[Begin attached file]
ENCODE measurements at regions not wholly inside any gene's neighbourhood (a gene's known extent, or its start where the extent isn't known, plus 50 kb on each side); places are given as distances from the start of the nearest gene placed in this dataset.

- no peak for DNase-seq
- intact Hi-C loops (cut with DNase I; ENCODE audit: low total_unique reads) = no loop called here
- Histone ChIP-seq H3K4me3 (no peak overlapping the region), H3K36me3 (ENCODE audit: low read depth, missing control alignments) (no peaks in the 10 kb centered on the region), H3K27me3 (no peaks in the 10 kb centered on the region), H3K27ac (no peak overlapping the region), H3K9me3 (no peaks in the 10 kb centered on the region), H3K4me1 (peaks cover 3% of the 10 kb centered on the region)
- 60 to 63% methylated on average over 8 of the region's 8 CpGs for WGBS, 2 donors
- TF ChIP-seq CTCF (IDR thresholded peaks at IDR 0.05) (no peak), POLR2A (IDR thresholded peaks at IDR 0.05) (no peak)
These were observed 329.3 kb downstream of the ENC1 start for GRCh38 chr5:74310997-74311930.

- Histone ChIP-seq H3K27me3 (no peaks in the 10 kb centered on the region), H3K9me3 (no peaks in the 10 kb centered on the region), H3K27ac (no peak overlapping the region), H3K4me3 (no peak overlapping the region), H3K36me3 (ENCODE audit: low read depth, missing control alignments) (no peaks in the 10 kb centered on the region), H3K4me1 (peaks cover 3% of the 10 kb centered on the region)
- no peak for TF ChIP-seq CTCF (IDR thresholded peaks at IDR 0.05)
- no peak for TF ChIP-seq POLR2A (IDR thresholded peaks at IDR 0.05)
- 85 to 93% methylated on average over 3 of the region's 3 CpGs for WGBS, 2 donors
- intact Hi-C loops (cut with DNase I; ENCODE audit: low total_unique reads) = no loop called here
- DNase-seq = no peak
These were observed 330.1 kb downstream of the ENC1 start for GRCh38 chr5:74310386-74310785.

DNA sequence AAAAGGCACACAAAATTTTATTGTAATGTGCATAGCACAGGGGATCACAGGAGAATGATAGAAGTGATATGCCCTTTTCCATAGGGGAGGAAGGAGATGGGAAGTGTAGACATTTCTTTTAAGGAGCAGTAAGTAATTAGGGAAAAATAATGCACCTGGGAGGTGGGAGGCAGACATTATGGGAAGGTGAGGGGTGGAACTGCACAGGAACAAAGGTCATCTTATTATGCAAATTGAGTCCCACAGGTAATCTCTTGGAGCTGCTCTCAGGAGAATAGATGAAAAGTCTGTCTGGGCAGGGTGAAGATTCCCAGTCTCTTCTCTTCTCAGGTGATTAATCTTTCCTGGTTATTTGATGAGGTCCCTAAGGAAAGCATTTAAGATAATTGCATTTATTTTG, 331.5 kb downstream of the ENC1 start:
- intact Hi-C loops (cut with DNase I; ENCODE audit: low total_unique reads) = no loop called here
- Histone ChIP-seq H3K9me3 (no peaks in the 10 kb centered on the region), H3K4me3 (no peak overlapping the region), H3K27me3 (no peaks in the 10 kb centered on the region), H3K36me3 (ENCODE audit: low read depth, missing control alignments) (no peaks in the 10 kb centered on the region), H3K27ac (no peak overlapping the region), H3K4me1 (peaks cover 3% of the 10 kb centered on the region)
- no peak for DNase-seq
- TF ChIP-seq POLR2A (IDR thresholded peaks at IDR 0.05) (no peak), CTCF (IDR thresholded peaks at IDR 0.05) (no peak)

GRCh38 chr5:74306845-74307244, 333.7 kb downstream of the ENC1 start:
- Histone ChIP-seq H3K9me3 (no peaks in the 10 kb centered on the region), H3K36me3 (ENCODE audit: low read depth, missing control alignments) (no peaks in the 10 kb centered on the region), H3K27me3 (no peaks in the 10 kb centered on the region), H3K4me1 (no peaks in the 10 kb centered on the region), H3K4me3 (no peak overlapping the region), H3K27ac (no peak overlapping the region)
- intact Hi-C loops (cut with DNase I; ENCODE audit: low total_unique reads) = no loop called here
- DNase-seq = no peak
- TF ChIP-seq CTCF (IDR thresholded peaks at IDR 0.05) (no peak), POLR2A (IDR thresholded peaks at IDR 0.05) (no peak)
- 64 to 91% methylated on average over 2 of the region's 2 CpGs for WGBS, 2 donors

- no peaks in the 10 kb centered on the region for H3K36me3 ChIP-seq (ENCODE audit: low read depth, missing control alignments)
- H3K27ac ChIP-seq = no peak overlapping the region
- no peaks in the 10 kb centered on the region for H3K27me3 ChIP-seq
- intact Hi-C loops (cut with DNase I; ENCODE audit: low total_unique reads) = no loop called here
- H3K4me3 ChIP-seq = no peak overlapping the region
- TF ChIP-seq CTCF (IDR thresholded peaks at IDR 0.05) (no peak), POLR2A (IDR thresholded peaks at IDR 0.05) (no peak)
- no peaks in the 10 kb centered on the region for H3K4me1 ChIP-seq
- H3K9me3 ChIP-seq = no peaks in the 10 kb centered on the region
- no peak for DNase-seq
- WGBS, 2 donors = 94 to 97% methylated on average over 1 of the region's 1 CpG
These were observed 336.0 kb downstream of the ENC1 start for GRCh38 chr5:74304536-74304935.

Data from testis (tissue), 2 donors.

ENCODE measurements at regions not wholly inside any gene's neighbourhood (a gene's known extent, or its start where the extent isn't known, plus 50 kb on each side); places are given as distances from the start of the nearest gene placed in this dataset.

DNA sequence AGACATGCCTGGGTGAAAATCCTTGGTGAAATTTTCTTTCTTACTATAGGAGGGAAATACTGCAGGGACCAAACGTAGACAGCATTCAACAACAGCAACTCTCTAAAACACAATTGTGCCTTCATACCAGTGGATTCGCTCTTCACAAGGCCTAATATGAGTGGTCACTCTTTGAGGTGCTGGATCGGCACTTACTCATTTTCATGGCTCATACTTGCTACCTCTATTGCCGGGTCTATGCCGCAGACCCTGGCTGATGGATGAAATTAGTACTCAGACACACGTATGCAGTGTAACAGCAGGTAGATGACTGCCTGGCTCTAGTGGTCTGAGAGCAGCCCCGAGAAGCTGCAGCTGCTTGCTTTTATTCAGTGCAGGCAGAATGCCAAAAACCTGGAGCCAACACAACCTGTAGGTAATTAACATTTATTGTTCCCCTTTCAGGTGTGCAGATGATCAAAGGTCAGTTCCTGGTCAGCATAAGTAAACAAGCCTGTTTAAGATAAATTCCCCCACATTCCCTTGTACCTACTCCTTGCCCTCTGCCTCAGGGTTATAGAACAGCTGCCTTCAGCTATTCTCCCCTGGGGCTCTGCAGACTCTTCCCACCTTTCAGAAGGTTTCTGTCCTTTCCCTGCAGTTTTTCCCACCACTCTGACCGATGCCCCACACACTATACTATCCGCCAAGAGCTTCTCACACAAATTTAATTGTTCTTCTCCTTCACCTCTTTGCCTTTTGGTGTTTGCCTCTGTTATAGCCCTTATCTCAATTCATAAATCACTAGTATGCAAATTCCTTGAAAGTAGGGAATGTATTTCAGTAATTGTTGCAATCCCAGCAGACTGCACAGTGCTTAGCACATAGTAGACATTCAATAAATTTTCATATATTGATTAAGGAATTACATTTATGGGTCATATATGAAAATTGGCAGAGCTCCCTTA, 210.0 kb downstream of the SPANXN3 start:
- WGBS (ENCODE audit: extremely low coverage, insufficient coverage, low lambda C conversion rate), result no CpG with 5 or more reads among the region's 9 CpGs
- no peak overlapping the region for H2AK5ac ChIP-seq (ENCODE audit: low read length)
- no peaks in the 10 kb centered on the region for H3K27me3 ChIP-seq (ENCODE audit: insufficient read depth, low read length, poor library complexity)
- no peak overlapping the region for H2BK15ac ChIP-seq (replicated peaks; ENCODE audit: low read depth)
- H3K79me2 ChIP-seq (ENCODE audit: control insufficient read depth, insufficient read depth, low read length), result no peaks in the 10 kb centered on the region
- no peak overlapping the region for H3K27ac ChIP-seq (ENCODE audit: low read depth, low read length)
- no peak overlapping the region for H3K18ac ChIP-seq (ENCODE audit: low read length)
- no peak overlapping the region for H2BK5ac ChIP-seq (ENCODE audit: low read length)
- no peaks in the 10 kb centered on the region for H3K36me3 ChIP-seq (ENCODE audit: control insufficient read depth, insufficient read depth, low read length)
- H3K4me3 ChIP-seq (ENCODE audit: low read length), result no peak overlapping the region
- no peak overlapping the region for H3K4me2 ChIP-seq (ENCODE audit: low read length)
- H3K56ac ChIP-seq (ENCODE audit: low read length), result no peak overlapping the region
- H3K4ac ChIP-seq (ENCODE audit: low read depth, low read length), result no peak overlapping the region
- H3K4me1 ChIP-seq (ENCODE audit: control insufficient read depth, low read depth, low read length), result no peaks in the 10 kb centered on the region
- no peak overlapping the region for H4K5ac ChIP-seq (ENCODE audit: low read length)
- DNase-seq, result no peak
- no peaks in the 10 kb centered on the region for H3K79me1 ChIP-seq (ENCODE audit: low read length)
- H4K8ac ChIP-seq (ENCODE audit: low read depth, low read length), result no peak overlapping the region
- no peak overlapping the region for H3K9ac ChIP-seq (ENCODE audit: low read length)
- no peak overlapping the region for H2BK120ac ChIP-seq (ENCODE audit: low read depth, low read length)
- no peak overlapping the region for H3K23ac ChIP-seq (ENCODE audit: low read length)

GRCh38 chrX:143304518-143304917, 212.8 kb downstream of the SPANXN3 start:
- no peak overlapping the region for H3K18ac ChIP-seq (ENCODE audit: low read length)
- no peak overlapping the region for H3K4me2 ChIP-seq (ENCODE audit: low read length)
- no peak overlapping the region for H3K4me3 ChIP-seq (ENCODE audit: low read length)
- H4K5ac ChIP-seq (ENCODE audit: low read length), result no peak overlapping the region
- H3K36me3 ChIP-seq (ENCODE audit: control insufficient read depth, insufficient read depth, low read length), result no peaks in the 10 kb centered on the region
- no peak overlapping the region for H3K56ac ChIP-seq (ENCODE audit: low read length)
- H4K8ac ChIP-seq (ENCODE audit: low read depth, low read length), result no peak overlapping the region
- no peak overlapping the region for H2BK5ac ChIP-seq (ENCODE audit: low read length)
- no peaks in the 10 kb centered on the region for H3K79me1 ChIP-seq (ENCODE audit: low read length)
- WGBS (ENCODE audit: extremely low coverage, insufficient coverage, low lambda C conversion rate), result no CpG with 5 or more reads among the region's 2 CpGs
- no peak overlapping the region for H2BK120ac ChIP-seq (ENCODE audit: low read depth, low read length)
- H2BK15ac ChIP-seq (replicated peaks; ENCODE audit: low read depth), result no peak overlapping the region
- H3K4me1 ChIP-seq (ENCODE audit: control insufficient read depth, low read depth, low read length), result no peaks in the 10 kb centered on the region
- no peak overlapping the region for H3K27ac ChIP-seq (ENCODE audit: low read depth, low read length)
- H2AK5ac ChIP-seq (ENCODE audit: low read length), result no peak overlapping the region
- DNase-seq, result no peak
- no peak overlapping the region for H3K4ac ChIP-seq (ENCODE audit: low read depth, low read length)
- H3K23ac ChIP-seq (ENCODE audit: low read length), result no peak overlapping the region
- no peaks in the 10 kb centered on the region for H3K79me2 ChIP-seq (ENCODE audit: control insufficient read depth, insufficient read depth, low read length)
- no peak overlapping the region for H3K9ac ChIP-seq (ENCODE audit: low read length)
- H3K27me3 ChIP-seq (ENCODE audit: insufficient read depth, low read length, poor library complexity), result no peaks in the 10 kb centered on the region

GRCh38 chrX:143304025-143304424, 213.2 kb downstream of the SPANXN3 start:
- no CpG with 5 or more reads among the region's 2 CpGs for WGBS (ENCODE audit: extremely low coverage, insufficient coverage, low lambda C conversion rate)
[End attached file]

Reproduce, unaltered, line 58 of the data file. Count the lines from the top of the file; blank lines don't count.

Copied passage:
- no peak overlapping the region for H3K9ac ChIP-seq (ENCODE audit: low read length)